Molly Schramm

Today’s Shero Spotlight is my good friend Molly Schramm! Molly and I have been studying together at Ohio University for the past four years, and I’ve watched her grow into an incredibly confident and talented journalist. From starting as a staff writer at our campus newspaper to progressing to her current role as editor-in-chief, Molly is going to do big things in the industry and I’m so excited to have her on the blog today!

When did you first become interested in journalism?
I think it was the end of my sophomore year of high school, maybe the beginning of my junior year. I did an English project on a career I wanted to do and it was journalism and basically from there on, it was just something I wanted to do.

What drew you to journalism for that project?
I’ve always just liked storytelling, and I feel like journalism at the root of it is just storytelling. I love reading and I love writing and that’s basically all journalism is; it’s storytelling and writing, and just getting to learn about other people’s stories and lives. I think it’s just something I’ve always been passionate about and the fact that you can do it as a job just really drew me in.

What prompted you to join The Post?
I definitely looked around at all of the publications and stuff and a lot of them drew my attention, but I knew when I came to college, I wanted to do entertainment journalism. At The Post, there was a section called Blogs at the time and they let you do album reviews and film reviews and it just seemed really fun. Alex Darus, who was the editor section at the time, was really outgoing and really inviting and I think the people at The Post really drew me in and that’s what made me stay there.

(L to R) Baylee DeMuth, Kelsey Boeing, Midge Mazur and Molly Schramm represent The Post at Ohio University’s homecoming parade.

What roles have you previously held at The Post?
My freshman year when it was called Blogs, I was a blog writer and I wrote album reviews and film reviews and I also wrote for the culture section. Then my sophomore year, I was the assistant blog editor with Georgia Davis as the blogs editor above me and together we turned Blogs into The Beats. So, we sort of rebranded the entire section and made it seem more professional than the usual first person blog concept. My junior year, once Georgia graduated, I took over as The Beat editor, and I ran the entire section. Now in my senior year, I’m editor-in-chief of the entire publication. 

What inspired you to apply for editor-in-chief?
I’ve always sort of been drawn to leadership roles. I think I’m a really outgoing person and throughout my entire college career, I’ve been at The Post, I love The Post and it’s helped shape me as a journalist. I think anyone that’s ever interested in being editor-in-chief or who is editor-in-chief just wants to help the paper out, they want to leave their legacy at, so I think that’s just how I sort of went into it. It just felt right.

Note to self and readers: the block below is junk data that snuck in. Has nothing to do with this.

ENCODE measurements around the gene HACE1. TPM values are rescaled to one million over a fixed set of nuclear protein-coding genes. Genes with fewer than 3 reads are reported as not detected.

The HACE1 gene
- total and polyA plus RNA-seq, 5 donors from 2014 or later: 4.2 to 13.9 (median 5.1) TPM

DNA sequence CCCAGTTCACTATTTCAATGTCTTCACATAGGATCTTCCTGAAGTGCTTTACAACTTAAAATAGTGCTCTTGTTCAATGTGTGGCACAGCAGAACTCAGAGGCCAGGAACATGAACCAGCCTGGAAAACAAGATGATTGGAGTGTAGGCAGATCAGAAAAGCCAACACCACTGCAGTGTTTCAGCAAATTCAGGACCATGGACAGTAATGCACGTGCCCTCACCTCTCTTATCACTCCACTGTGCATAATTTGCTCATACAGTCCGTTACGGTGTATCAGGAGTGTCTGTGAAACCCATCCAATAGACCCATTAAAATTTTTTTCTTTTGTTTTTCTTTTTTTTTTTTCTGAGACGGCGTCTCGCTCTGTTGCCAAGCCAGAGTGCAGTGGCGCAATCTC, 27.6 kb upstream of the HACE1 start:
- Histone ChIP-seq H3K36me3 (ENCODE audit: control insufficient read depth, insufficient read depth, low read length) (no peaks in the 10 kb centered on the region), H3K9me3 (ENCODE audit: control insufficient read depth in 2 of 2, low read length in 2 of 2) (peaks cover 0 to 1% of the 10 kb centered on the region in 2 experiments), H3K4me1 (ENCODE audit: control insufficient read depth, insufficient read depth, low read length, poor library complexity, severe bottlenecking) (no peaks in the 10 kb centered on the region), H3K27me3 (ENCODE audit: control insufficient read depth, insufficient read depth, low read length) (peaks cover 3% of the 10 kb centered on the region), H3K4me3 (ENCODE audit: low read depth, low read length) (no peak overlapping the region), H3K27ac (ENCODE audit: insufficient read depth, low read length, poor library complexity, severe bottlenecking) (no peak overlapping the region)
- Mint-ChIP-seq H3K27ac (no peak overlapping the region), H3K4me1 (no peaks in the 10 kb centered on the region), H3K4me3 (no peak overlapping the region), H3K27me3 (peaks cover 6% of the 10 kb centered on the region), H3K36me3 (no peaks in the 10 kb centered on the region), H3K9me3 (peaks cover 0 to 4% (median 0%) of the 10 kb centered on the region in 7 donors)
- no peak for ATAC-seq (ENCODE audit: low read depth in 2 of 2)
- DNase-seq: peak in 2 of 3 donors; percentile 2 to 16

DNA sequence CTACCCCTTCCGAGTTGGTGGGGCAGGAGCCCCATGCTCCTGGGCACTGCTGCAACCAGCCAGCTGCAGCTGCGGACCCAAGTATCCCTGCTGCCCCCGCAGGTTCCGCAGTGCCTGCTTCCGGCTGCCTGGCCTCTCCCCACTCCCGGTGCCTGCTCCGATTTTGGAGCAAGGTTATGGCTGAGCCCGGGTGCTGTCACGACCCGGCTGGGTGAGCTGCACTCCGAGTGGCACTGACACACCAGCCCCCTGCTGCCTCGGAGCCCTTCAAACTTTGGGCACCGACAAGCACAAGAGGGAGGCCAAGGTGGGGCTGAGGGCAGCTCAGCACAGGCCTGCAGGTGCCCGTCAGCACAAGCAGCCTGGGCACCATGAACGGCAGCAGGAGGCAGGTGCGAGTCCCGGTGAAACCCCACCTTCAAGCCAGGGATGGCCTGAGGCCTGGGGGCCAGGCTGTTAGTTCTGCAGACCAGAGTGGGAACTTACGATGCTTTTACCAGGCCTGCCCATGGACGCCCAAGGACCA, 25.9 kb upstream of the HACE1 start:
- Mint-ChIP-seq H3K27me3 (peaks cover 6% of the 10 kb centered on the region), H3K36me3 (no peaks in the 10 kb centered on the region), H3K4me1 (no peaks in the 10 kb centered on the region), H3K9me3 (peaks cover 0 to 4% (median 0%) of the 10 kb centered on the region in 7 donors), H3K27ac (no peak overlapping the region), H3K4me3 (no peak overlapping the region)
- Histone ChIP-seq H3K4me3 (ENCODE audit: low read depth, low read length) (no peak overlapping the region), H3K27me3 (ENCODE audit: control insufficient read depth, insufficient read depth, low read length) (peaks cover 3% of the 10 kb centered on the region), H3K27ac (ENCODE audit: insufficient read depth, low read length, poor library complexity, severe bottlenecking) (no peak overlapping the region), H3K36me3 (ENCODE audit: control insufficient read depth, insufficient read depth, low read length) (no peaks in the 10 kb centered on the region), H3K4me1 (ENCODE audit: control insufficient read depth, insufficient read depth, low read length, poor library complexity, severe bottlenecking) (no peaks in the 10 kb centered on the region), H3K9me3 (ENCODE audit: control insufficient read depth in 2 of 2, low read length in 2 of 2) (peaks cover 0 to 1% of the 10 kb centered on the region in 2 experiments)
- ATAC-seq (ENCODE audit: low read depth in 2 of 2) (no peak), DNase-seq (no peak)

What has been your biggest accomplishment as a journalist thus far?
My biggest accomplishments have been in my senior year of high school. I created a music website for my senior capstone project and I wrote about bands. As a senior in high school, I had no idea what I was doing. I look back at the stuff I wrote and physically cringe at it because it was not good. But, I got to do some cool things; I got to interview bands, I got press releases and press kits and that’s not something every senior in high school gets to experience. 

What has been your biggest obstacle and how have you learned to overcome it?
In the way being EIC is one of my biggest accomplishments, it’s also a challenge. It’s not something you can necessarily prepare for. I came from being The Beat editor and I wrote primarily entertainment stuff for The Beat and a little bit of culture stuff, but now I’m helping oversee a new staff — the sports staff, the photo staff, all of these sections I’m not really familiar with — and even now, months into it, I’m still learning every day. There’s still challenges I face and things I could be doing better, so it’s just one of those things where it’s like, I was prepared for it and I’m confident in my role yet I still face challenges all the time.

What are your long-term goals as a journalist?
I would love to work in entertainment journalism, specifically music journalism. I’d love to work for Billboard or Variety or Entertainment Weekly. My favorite is Vulture from New York Magazine; I would love to be a staff writer or editor there. But, I want to just work in entertainment journalism, and continue to write about the things I’m passionate about.

What advice would you give to aspiring female journalists?
Show initiative. I think that seems like a given but nothing in the journalism industry will get handed to you. You’ve got to show initiative, and that goes for really everyone; young girls, young men, anyone really. You just have to show initiative, you actually have to show drive. You have to. Just continue to learn and continue to do things that help you and that should drive you.

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As a senior studying magazine journalism at Ohio University and a passionate feminist, I created Freely Femme as a way to use my love for storytelling to highlight some of the most inspirational women in my personal life and beyond.

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